Bates and Annapolis middle schools won't be merged to save money, as two Anne Arundel County school board members had suggested, but teachers and students will have to do with fewer supplies and school buses and pay more fees for athletics and other programs in the fall.
During a daylong meeting yesterday, the board finished cutting $9 million from its budget for the fiscal year that begins tomorrow. Board members said they needed to make the cuts because the $454 million education budget approved in May by the County Council does not meet basic operating expenses.
"I can't pretend about what this all means," Superintendent Carol S. Parham told board members, parents and students at the board meeting. "What this means is that we won't be moving ahead anymore. we will be struggling just to keep up."
At a meeting two weeks ago, the board cut $5.8 million by imposing hiring freezes for custodians and central office workers, eliminating and reducing overtime pay and sending 13 of 52 middle school resource teachers back into classroom jobs. Resource teachers run enrichment programs in middle schools.
At that meeting, board members Michael McNelly and Thomas E. Florestano asked the budget office to estimate how much could be saved by merging Bates and Annapolis middle schools, both of which are under-enrolled.
But yesterday, representatives from the National Association for the Advancement of Colored People and Bates parents and students arrived waving handmade signs protesting the proposal. The board voted against the merger -- as well as combining the two technology schools in north and south county -- because the moves could delay school openings and savings from them were unclear.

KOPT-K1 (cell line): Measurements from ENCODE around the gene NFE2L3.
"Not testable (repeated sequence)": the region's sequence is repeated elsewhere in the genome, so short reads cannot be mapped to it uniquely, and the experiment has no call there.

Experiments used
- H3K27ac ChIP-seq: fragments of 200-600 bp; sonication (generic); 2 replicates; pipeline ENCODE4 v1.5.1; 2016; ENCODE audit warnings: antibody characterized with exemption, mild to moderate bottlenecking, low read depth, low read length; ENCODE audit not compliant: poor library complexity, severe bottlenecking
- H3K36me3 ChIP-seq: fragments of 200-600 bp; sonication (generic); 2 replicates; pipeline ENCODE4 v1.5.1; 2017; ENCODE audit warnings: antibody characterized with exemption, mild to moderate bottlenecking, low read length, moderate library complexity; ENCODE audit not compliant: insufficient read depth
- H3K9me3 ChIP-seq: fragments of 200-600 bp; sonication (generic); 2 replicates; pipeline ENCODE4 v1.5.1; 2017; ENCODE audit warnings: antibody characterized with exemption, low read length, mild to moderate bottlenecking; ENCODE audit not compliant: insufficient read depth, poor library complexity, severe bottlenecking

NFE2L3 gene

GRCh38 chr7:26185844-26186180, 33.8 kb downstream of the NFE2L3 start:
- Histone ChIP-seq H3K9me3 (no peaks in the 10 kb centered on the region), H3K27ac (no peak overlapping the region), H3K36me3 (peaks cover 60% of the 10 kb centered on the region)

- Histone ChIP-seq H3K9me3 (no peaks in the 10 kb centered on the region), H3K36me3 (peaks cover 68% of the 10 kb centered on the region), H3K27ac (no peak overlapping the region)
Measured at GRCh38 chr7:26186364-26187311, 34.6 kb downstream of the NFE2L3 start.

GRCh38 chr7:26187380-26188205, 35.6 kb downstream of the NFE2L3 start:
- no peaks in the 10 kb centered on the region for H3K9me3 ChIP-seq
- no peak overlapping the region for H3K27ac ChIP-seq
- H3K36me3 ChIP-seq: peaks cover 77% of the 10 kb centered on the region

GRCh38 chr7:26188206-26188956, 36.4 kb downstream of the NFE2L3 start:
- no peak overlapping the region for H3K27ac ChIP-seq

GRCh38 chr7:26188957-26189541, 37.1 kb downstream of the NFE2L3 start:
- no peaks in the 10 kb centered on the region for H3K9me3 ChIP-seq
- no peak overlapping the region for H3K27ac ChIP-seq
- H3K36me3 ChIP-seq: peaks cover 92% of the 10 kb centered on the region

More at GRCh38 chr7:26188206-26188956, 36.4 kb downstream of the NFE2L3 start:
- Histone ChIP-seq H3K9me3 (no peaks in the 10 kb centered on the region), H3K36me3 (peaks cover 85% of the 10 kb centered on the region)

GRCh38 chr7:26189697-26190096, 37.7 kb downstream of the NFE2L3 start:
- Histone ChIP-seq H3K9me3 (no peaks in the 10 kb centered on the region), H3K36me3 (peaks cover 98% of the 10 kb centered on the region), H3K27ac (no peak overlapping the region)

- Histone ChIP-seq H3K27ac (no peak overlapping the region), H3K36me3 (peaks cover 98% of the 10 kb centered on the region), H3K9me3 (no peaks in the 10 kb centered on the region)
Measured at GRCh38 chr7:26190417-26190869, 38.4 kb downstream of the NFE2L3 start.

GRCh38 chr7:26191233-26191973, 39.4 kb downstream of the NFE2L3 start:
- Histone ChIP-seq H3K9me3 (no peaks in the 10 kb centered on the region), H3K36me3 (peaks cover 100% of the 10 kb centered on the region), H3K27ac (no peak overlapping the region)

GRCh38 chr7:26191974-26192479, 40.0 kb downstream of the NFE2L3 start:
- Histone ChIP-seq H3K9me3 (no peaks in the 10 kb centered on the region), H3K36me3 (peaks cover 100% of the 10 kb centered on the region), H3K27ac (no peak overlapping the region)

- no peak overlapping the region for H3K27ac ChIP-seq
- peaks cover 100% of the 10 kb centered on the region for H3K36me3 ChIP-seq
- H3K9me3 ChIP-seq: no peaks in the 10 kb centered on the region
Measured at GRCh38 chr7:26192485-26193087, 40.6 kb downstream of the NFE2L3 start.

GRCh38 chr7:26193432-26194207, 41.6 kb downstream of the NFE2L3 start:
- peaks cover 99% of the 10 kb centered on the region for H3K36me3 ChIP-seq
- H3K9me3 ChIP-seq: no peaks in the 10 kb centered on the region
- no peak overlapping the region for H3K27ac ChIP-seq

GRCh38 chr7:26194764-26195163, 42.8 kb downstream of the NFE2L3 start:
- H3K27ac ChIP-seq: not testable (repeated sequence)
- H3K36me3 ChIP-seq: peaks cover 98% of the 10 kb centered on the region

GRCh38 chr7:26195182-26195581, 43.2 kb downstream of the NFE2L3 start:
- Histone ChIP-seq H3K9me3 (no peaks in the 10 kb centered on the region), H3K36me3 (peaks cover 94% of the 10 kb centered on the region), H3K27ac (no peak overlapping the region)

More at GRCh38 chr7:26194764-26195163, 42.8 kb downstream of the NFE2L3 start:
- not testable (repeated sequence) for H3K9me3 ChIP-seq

"It was quite evident a few weeks ago that we needed to put everything on the table to see if it was fiscally responsible to combine the schools," McNelly said. "But now it is evident to me that this cannot be done in this fiscal year."
"We can't have all these empty seats in Annapolis," said Vaughn Brown. "If we do the middle school study this year and there is a report in December, we better be willing to deal with it then."
Parham, who described making the budget cut recommendations as the most "painful" time in her career, said these cuts will have a long-term impact on the school system.
Yesterday, the board cut another $400,000 from its maintenance budget and took $500,000 from its budget for instructional materials, such as textbooks. At the meeting two weeks ago, the board refused to touch that portion of the budget.
In other action, the board:
Eliminated after-school activity buses that operated two days a week at middle schools, for a $120,000 savings.
Imposed a $50 fee to participate in athletics.
Imposed a $10 fee for band, chorus and after-school activities.
Cut $61,000 from the athletic bus transportation fund.
Rearranged closing times at some of the county's 76 elementary schools to eliminate 20 bus routes and save $80,000.
Cut pay for some administrative and support services employees for a $500,000 savings.
Pub Date: 6/30/98